When I asked if up-front capital costs are what puts businesses off, because most are geared for shorter-term returns, Mr Sigismondi pointed out that this was also changing as the biggest companies increasingly recognise the need to address sustainability.

t’s an issue that came up when we discussed Fridgeonomics on Talking Business this week.

As part of A Richer World season, we peered into people’s fridges to see how consumption patterns are changing with incomes. Refrigerators also contribute to global warming and the rate of refrigeration use is growing rapidly in the emerging world. So, we discussed technologies that use solar power, and other innovations that try to reduce the environmental impact and also allow more of the developing world to have refrigerators even in places with patchy electricity.

Indeed, even with electrification challenges, owning a fridge is a mark of becoming middle class. The top three wish list items for a household emerging from poverty are a TV, a mobile phone and a fridge.

When China reached middle income status a decade ago, about a quarter of the population had fridges. Now, it’s about 90%, just shy of the 99% rate found in developed countries. In India, which still hasn’t reached $3,000 per capita income, fridge ownership is about 27% and growing as the middle class expands.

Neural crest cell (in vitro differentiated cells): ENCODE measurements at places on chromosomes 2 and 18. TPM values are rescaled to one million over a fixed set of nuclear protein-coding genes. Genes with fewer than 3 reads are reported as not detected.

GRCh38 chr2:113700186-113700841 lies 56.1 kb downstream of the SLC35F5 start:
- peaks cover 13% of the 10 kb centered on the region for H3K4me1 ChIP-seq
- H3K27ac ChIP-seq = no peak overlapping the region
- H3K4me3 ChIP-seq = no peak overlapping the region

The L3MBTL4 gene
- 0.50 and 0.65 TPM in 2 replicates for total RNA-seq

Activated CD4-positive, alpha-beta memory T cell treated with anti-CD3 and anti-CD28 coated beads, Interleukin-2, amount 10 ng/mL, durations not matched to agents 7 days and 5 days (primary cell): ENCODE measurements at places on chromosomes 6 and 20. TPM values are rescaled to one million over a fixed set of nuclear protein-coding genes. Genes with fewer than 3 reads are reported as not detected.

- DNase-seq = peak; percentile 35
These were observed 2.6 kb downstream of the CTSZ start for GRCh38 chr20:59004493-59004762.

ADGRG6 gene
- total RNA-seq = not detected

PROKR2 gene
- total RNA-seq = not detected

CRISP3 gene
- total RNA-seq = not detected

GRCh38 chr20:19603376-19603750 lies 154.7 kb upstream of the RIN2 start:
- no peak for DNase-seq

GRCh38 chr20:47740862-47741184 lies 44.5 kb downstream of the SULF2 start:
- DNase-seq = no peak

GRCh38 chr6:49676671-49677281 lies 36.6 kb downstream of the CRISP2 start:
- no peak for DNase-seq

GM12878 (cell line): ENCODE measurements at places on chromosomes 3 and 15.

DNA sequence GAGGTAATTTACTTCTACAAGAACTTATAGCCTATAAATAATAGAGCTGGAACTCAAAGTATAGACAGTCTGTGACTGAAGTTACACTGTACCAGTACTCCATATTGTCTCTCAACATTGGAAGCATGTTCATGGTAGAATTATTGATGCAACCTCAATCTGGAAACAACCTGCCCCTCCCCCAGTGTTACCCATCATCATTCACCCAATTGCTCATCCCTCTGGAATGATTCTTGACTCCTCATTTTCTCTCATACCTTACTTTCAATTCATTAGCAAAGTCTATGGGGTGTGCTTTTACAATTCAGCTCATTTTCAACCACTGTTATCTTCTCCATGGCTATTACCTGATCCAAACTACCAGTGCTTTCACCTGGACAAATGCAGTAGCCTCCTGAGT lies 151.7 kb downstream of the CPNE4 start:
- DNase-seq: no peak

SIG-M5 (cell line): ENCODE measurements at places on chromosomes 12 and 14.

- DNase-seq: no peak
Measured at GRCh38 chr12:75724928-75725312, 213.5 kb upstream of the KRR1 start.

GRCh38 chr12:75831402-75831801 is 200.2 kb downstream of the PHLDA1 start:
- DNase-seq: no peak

Of course, rising incomes generate a growing demand for food, and a richer variety including meat. Global food production will need to increase by at least 60% to meet this demand by 2050 when the global population is expected to grow by two billion to nine billion. That poses sustainability challenges too.

Peering inside fridges around the world, it turns out that basic items, such as milk, comprised about 10 items. According to research by AllianceBernstein, for middle class households, there were more indulgent items such as ice cream. For the affluent, their fridges were stocked with healthier foods such as low-fat yogurt.

So, as more of the world becomes richer, the challenges around sustainability will also increase.

If, as it claims, Unilever has managed to make a business work with zero non-hazardous wastage, then that would a big step forward on an issue that will only gain in importance as the world gets richer.